August has been a tough month for U.S. stocks so far, after the capital markets hit new all-time highs in July, but then received a slew of concerning news and tweets.
Sentiment seemed to take a dramatic turn following the FOMC announcement that rates would be cut 25 basis points, yet this would only be part of a “midcycle adjustment to policy,” according to Fed Chairman Jerome Powell.
“Let me be clear: What I said was it’s not the beginning of a long series of rate cuts,” Powell said. “I didn’t say it’s just one or anything like that. When you think about rate-cutting cycles, they go on for a long time and the committee’s not seeing that. Not seeing us in that place. You would do that if you saw real economic weakness and you thought that the federal funds rate needed to be cut a lot. That’s not what we’re seeing.”
Then, in a series of tweets recently, President Donald Trump reversed the trade truce established with China recently and said that a 10% charge would be imposed on $300 billion worth of Chinese goods coming September 1. China quickly vowed retaliation against the U.S. for any new tariffs, and now there is doubt about a September meeting even happening.
As trade tensions are elevated and economic indicators are debilitated, Wall Street is starting to foresee more hawkish interest rate cuts for the Federal Reserve, with at least one forecast going so far as seeing a return to near-zero.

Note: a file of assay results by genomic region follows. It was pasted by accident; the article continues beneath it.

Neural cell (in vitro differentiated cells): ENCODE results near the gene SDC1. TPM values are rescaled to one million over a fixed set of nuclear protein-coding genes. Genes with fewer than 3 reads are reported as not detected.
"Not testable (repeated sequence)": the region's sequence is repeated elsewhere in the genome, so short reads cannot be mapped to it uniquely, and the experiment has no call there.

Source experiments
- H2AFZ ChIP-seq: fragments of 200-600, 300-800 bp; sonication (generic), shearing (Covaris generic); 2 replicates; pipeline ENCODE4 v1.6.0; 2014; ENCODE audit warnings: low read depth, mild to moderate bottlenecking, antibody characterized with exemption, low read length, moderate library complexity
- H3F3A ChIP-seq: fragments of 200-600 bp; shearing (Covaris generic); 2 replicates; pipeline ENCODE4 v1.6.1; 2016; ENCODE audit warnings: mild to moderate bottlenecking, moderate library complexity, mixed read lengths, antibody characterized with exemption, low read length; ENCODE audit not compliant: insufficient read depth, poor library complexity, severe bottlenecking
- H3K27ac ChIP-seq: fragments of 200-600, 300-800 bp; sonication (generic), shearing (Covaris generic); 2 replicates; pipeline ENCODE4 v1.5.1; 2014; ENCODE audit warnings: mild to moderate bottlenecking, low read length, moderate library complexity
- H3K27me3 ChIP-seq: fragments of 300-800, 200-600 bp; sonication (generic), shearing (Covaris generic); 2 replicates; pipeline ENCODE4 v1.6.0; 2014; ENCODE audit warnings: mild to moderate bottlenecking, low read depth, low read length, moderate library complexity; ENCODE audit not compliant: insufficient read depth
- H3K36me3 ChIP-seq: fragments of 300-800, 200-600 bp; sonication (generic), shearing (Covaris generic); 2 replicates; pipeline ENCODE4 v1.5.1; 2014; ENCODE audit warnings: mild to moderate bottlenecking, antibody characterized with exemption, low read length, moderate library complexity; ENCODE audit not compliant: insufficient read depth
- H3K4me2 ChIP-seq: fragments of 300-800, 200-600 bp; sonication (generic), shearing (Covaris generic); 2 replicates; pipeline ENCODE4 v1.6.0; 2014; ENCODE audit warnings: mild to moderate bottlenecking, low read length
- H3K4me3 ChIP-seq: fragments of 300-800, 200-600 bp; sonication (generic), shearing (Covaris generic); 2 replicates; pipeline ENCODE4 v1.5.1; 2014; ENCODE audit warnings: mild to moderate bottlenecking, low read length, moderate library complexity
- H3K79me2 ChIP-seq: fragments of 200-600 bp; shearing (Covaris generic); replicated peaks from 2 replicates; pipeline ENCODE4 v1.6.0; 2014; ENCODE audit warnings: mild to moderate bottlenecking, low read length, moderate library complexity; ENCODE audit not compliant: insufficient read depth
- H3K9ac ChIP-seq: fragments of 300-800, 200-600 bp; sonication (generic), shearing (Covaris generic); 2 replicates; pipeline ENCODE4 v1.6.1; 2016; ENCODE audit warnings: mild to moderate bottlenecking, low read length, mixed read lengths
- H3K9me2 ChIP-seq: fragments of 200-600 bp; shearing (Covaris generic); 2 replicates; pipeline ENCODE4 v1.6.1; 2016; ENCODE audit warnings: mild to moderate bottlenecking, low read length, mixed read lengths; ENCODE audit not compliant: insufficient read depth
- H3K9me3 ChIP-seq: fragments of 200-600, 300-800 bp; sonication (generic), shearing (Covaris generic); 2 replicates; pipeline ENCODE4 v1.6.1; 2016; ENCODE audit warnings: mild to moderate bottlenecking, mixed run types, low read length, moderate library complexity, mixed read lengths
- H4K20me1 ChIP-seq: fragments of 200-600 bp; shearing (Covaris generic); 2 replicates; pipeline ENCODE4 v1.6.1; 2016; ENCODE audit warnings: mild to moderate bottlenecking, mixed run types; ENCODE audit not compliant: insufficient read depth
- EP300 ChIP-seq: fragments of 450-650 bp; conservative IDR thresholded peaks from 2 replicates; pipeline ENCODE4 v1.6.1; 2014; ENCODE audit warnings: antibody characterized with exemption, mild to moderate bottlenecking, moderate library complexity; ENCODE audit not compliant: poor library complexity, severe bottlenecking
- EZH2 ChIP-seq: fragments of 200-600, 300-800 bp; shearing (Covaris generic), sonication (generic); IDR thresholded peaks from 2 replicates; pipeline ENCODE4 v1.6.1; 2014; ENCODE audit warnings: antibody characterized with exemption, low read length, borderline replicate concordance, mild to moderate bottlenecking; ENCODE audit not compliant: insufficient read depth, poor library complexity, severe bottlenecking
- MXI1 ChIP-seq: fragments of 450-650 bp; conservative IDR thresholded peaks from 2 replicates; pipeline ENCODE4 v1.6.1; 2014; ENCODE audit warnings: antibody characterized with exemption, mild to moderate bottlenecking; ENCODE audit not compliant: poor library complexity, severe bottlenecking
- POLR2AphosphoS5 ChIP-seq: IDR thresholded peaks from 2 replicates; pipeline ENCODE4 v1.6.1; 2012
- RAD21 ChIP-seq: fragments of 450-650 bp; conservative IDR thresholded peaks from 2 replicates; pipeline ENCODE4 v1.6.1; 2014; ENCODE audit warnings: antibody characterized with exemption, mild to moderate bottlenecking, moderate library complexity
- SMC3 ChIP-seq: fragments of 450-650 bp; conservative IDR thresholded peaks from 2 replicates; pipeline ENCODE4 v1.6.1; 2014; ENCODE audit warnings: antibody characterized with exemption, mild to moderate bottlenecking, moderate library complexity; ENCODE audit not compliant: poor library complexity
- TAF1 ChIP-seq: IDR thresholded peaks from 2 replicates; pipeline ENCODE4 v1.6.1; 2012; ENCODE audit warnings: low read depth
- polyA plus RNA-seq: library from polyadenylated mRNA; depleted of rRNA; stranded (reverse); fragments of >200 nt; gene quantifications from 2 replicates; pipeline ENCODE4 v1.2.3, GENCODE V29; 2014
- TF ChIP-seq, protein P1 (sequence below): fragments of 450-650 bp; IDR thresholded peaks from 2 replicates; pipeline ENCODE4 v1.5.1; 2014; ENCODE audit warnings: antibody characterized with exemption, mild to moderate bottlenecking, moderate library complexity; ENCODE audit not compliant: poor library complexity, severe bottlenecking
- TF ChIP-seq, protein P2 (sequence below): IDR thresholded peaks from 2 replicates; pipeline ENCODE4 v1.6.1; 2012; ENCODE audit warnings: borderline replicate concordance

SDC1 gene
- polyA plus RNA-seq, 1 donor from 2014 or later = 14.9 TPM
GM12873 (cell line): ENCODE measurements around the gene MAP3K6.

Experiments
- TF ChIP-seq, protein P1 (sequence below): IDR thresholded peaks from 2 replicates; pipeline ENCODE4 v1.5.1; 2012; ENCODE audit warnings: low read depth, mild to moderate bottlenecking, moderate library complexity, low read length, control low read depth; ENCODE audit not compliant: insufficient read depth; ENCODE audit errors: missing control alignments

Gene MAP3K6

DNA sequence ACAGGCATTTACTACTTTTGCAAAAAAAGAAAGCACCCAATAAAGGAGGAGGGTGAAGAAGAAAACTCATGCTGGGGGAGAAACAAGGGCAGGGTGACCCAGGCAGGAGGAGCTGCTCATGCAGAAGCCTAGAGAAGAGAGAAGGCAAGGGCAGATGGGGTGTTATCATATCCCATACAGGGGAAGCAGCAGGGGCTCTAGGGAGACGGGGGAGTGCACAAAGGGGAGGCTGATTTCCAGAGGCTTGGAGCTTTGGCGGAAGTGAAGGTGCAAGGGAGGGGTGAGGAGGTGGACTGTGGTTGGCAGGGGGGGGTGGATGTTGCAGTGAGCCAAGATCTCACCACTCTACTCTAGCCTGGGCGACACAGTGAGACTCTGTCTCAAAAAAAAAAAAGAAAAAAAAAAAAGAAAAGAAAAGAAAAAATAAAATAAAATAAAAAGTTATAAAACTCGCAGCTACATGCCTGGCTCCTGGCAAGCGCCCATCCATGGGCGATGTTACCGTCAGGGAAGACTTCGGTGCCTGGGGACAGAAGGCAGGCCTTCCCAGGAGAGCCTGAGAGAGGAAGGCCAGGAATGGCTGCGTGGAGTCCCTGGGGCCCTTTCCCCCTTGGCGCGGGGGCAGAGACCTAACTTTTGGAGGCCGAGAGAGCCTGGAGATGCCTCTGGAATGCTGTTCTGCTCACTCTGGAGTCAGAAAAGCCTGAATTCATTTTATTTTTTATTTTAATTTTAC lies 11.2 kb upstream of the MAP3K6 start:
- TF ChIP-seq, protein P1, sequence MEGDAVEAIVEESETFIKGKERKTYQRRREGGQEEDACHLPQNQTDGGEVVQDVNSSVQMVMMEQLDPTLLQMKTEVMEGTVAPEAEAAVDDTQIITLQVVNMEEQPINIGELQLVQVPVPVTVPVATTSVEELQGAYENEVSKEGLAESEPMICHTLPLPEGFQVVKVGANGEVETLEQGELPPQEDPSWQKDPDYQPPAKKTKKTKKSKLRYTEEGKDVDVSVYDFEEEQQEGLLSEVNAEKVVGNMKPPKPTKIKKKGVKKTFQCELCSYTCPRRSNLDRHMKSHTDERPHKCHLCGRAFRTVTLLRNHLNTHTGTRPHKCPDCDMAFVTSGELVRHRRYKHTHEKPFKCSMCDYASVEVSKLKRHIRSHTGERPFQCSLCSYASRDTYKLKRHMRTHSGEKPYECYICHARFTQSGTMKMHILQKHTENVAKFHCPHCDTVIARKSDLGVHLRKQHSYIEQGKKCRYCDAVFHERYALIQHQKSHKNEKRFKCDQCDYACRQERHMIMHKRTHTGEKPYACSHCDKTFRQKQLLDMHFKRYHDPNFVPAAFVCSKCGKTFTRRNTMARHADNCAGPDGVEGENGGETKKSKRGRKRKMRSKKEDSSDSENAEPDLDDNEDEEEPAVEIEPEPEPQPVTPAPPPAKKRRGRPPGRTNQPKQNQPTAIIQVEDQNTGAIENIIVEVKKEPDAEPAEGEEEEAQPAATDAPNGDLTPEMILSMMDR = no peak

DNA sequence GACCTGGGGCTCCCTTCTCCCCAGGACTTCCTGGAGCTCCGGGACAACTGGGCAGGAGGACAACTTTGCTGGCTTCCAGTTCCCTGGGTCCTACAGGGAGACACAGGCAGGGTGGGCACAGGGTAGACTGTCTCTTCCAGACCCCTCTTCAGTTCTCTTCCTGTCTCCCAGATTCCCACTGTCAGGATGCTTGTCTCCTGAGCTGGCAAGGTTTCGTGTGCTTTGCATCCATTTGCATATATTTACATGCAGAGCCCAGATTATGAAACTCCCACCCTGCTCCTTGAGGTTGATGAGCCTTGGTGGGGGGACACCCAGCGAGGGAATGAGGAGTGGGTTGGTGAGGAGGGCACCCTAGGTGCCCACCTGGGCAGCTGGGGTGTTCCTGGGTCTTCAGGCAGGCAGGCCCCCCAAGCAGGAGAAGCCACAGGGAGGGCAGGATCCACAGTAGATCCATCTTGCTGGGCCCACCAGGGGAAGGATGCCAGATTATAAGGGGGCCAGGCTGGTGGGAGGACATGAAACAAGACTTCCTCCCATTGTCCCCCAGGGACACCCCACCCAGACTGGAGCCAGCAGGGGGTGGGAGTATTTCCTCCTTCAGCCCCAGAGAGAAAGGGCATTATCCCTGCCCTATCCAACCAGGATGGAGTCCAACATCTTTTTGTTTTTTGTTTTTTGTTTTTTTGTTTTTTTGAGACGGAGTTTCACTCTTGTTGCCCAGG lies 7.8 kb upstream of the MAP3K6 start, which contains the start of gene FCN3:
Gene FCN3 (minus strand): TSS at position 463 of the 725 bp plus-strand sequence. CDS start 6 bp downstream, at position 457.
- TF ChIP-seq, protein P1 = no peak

“Slower growth and rising risks will likely impel the Fed to cut rates further,” UBS economist Seth Carpenter said in a report for clients. “Although we saw little support from the [Federal Open Market] Committee for further cuts at the July meeting, trade developments should provide enough justification to cut in” September.
If the president continues to push for tariffs, likely hindering growth, economists see the Fed stepping to stem an impending recession.
“Trump’s announcement … that tariffs on the final tranche of Chinese imports would be implemented September 1 has changed the outlook,” Carpenter said “The new tariffs will slow growth. We anticipate the Fed eases policy further because of the slowdown and their fears of increased uncertainty.”
While Fed easing may stave off a potential recession, it typically crushes yields, sending investors on a hunt for better returns.
Investors who are hungry for yield can look to riskier debt options, such as high yield exchange-traded funds (ETFs). Investment-grade corporate bond-focused fixed-income ETF options include the iShares Intermediate Credit Bond ETF (NASDAQ: CIU), iShares iBoxx $ Invmt Grade Corp Bd ETF (NYSEArca: LQD) and Vanguard Interm-Term Corp Bd ETF (NASDAQ: VCIT).
For more fixed income ETF plays, visit our Fixed Income Channel.